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How To Protect Enterprise From Malicious Insider Threats

A malicious insider is a person carrying legitimate authorized access to your company system, data, and applications and intentionally misuses them to negatively impact the confidentiality, integrity, and availability of your organization’s information and systems

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Network Security

When we think about cybersecurity, we probably imagine an outlander pursuing internet-based attacks to hurt our business and fulfill their malicious intentions. However, threats and crimes originating from within the organization, with a sense of damaging the company, are just as common and disastrous and are called malicious insider threats. According to Ponemon Cost of Insider Threats Global Report, 2022, “Malicious insiders caused 26% or 1,749 incidents at an average cost per incident of $648,062”. 

What are Malicious Insider Threats? 

A malicious insider is a person carrying legitimate authorized access to your company system, data, and applications and intentionally misuses them to negatively impact the confidentiality, integrity, and availability of your organization’s information and systems. These individuals could be your current employee, past employee, contractor, vendor, or business partner. Malicious insiders can cause harm such as: 

  • Theft of sensitive data 

  • Disruption of business-critical processes 

  • Sabotage IT infrastructure 

  • Sell/share confidential information to third-parties 

A disgruntled employee, the former employee still owning the access to the company credentials, an employee who has been fired, or whose employment has otherwise been terminated, could commit these crimes. Besides, knowing the value of your information and vulnerabilities, these insiders can cause catastrophic disasters to the company. 

Examples of Malicious Insider Threats  

Example #1 

In 2018, a Tesla employee conducted “extensive and damaging sabotage” on Tesla, as stated by Elon Musk. This employee was unhappy as he expected a promotion but did not get it. Consequently, this employee changed the code to an internal product and shared data with outsiders.  

Example #2 

In 2016, a Waymo (Google founded company that develops autonomous cars) employee, Anthony Levandowski, departed and helped himself with a wealth of company data on the way out. He stole information like source code snippets, diagrams and drawings of simulation, marketing information, and more. After leaving, he built his new self-driving truck company, Otto, which Uber later purchased (primarily for trade secrets). It’s investigated that this employee was not happy at this workplace, and had downloaded 14,000 files from an internal password-protected Google server, causing the crime.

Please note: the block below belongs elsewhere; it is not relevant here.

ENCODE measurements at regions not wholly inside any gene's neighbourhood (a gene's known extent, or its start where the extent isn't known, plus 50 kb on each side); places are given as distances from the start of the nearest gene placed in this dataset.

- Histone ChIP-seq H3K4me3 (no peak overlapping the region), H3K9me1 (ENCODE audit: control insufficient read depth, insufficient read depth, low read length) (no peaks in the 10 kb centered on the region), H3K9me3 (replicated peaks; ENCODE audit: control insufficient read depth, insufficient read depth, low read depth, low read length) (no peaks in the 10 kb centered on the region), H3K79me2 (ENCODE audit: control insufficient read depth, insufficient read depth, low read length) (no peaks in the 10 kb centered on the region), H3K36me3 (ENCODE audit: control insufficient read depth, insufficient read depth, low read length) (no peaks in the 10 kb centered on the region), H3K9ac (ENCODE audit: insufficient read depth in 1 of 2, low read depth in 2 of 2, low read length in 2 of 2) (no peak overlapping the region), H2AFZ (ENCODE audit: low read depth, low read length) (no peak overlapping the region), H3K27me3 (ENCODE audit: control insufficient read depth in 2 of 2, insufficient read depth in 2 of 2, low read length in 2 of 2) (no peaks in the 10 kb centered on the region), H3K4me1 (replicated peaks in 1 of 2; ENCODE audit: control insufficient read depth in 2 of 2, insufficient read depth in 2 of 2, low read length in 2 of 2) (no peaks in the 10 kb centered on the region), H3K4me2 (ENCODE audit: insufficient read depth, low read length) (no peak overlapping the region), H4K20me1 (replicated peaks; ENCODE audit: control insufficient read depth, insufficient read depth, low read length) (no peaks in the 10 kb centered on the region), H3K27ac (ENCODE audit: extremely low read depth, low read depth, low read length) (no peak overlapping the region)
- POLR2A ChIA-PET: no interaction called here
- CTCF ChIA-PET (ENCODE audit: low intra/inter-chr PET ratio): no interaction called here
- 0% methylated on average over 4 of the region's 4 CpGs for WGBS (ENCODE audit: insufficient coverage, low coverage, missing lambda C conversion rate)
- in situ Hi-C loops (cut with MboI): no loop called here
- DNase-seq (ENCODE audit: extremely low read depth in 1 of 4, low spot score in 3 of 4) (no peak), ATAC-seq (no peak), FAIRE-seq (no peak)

How to Prevent Malicious Insider Threats  

When it comes to MIT, it’s not a question of if but when. Thus, taking a proactive approach is an effective way to protect your enterprise and here are a few measures that help. 

  1. Train your employees on how to prevent attacks like phishing and how they can report to IT or HR should they detect anything suspicious about their peers. Moreover, fostering a culture of open communication and transparency encourages ethical behavior.  

  1. Employing solutions like UBA (user behavior analytics) tracks, collects, and analyses user behavior and brings any suspicious or abnormal activities to light in a timely fashion. 

  1. Restricting privileged access is effective as it lets employees access data that are critical to their job and protect sensitive data. 

Final Words 

Malicious insider threats are a growing concern for businesses of all sizes. Thus, protecting your data and taking a proactive approach go a long way in safeguarding your company against future attacks. 

The author is Vice President – International Sales at Array Networks

Disclaimer: The views expressed in the article above are those of the authors' and do not necessarily represent or reflect the views of this publishing house. Unless otherwise noted, the author is writing in his/her personal capacity. They are not intended and should not be thought to represent official ideas, attitudes, or policies of any agency or institution.


Shibu Paul

The author is Regional Director (APAC) at Array Networks

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